It was just a short hop, skip and jump to all of us then watching Donald J. Trump practically dry-humping the flag (“I don’t even ask”) with that hideously transparent smirk on his face, which seems to say, Vlad was right. They’re actually buying this! How many American flags, one wonders, has our endlessly disgraceful and felonious former president violated? If only the sullied flags could testify. Reasonable people of various non-despot­–supporting political stripes (you know, Americans) would be wise to reclaim the “Star-Spangled Banner,” the great symbol of our nation, from those who have used it far too long as a mere prop of chauvinism, that unthinking, excessive patriotism. (If you’re a veteran, I completely defer to your right to display the flag anywhere and everywhere.) As uncomfortable as it might feel at first, all of us should join our Republican uncles and third cousins once removed and fly the flag at home.

Why are those absurdly huge flags flying over that bank, grocery, and car lot?

We must reclaim our sense of duty to this always fragile democratic republic, imperfect as it is, lest it be twisted into something that looks awfully like fascism by performative super-patriots pumped up with grievances about others. A frightening number of people in what was once known as the Party of Lincoln, some even members of Congress, apparently have a deeper affection for the Stars and Bars or, rather, its battle flag. Other Trumpists stiff-arm salute a different flag, one representing an utterly evil movement inspired by our most shameful history — one of a myriad of basic historical and sociological realities that Ron DeSantis and others don’t want young people to learn in school because they might correctly feel ashamed of aspects of our history.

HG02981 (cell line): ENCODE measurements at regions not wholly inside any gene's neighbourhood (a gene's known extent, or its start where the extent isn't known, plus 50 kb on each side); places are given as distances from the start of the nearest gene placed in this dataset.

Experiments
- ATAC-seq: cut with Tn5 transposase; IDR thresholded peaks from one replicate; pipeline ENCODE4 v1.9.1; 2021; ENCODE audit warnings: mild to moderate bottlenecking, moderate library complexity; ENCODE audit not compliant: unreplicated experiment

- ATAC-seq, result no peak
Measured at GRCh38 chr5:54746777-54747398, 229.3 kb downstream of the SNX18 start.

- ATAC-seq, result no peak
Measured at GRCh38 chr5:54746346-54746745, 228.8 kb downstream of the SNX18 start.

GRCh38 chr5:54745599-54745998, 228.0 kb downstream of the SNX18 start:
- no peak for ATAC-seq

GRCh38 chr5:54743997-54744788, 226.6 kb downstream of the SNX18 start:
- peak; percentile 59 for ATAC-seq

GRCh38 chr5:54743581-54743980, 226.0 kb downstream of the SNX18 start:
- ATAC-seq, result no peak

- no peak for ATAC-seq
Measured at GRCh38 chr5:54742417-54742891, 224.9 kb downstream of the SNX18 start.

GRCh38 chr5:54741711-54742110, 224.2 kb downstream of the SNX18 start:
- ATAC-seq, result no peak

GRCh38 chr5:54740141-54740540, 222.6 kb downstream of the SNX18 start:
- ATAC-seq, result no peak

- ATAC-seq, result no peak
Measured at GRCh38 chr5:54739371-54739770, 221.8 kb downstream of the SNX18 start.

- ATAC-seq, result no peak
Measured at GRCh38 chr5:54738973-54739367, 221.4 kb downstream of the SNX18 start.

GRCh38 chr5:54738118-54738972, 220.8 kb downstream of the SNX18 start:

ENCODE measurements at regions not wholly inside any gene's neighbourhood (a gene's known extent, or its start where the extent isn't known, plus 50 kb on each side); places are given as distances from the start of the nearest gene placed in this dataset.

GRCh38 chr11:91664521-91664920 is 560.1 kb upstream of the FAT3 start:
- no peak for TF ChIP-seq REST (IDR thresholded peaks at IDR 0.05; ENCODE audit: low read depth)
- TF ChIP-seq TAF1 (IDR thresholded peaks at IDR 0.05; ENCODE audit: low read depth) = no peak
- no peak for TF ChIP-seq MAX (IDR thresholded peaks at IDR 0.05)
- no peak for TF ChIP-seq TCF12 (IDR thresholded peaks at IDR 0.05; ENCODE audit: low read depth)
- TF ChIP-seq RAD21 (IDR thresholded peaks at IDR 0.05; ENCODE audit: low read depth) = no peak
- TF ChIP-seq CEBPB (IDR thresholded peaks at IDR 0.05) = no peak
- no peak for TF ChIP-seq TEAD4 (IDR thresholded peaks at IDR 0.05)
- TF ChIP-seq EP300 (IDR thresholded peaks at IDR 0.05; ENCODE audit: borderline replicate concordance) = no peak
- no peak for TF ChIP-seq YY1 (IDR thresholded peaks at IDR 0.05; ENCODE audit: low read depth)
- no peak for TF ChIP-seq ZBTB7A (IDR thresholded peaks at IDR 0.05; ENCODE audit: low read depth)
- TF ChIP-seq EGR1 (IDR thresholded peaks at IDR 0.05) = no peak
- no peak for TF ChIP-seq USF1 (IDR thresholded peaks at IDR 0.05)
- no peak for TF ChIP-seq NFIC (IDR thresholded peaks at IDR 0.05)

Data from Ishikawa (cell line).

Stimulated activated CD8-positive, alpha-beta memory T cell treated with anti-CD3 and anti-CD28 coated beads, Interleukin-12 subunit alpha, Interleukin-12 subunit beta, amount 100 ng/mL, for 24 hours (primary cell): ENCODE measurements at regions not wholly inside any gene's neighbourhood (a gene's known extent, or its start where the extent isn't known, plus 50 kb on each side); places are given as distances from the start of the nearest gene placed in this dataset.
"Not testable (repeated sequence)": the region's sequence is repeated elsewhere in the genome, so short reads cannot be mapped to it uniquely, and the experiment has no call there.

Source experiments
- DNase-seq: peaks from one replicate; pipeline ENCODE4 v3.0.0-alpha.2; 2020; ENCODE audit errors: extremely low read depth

At some point around 1971, when Hoffman won his appeal from a three-judge federal court, I was also wearing an American flag dress shirt. There’s a photo in a box (which I now must find) of my very conservative father hugging me as I wore it, likely on my birthday. He may have bought it for me, or more likely my mother, a lifelong liberal, had. In any case, I don’t think I’d wear such a thing now, and not just because prominently wearing the flag has become a symbol for citizens who have a right-wing ideology.